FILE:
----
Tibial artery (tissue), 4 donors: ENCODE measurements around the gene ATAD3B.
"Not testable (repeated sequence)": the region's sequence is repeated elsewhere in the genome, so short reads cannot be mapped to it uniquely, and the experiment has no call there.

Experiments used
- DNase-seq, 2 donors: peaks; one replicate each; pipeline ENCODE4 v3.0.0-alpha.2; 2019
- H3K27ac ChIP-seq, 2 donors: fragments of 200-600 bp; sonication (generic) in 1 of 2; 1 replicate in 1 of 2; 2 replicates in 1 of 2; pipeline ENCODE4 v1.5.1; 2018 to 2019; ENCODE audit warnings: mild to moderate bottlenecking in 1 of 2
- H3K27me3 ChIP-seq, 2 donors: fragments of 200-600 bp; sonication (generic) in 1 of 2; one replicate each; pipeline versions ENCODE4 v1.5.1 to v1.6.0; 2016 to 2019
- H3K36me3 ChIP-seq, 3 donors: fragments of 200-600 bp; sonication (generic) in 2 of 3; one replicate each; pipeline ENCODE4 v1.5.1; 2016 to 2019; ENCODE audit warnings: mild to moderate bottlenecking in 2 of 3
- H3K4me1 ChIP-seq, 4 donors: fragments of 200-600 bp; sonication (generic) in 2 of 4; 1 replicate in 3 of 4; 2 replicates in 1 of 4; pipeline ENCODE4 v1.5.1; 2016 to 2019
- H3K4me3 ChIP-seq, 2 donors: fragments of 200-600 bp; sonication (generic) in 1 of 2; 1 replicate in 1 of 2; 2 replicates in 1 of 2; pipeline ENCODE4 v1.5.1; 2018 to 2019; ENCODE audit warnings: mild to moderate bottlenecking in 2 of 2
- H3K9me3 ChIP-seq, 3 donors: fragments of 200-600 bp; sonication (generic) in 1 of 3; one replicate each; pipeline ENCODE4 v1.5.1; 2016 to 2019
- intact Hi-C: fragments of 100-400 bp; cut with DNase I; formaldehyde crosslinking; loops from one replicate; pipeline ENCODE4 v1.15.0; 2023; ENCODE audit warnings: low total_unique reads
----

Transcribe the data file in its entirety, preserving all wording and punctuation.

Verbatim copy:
Tibial artery (tissue), 4 donors: ENCODE measurements around the gene ATAD3B.
"Not testable (repeated sequence)": the region's sequence is repeated elsewhere in the genome, so short reads cannot be mapped to it uniquely, and the experiment has no call there.

Experiments used
- DNase-seq, 2 donors: peaks; one replicate each; pipeline ENCODE4 v3.0.0-alpha.2; 2019
- H3K27ac ChIP-seq, 2 donors: fragments of 200-600 bp; sonication (generic) in 1 of 2; 1 replicate in 1 of 2; 2 replicates in 1 of 2; pipeline ENCODE4 v1.5.1; 2018 to 2019; ENCODE audit warnings: mild to moderate bottlenecking in 1 of 2
- H3K27me3 ChIP-seq, 2 donors: fragments of 200-600 bp; sonication (generic) in 1 of 2; one replicate each; pipeline versions ENCODE4 v1.5.1 to v1.6.0; 2016 to 2019
- H3K36me3 ChIP-seq, 3 donors: fragments of 200-600 bp; sonication (generic) in 2 of 3; one replicate each; pipeline ENCODE4 v1.5.1; 2016 to 2019; ENCODE audit warnings: mild to moderate bottlenecking in 2 of 3
- H3K4me1 ChIP-seq, 4 donors: fragments of 200-600 bp; sonication (generic) in 2 of 4; 1 replicate in 3 of 4; 2 replicates in 1 of 4; pipeline ENCODE4 v1.5.1; 2016 to 2019
- H3K4me3 ChIP-seq, 2 donors: fragments of 200-600 bp; sonication (generic) in 1 of 2; 1 replicate in 1 of 2; 2 replicates in 1 of 2; pipeline ENCODE4 v1.5.1; 2018 to 2019; ENCODE audit warnings: mild to moderate bottlenecking in 2 of 2
- H3K9me3 ChIP-seq, 3 donors: fragments of 200-600 bp; sonication (generic) in 1 of 3; one replicate each; pipeline ENCODE4 v1.5.1; 2016 to 2019
- intact Hi-C: fragments of 100-400 bp; cut with DNase I; formaldehyde crosslinking; loops from one replicate; pipeline ENCODE4 v1.15.0; 2023; ENCODE audit warnings: low total_unique reads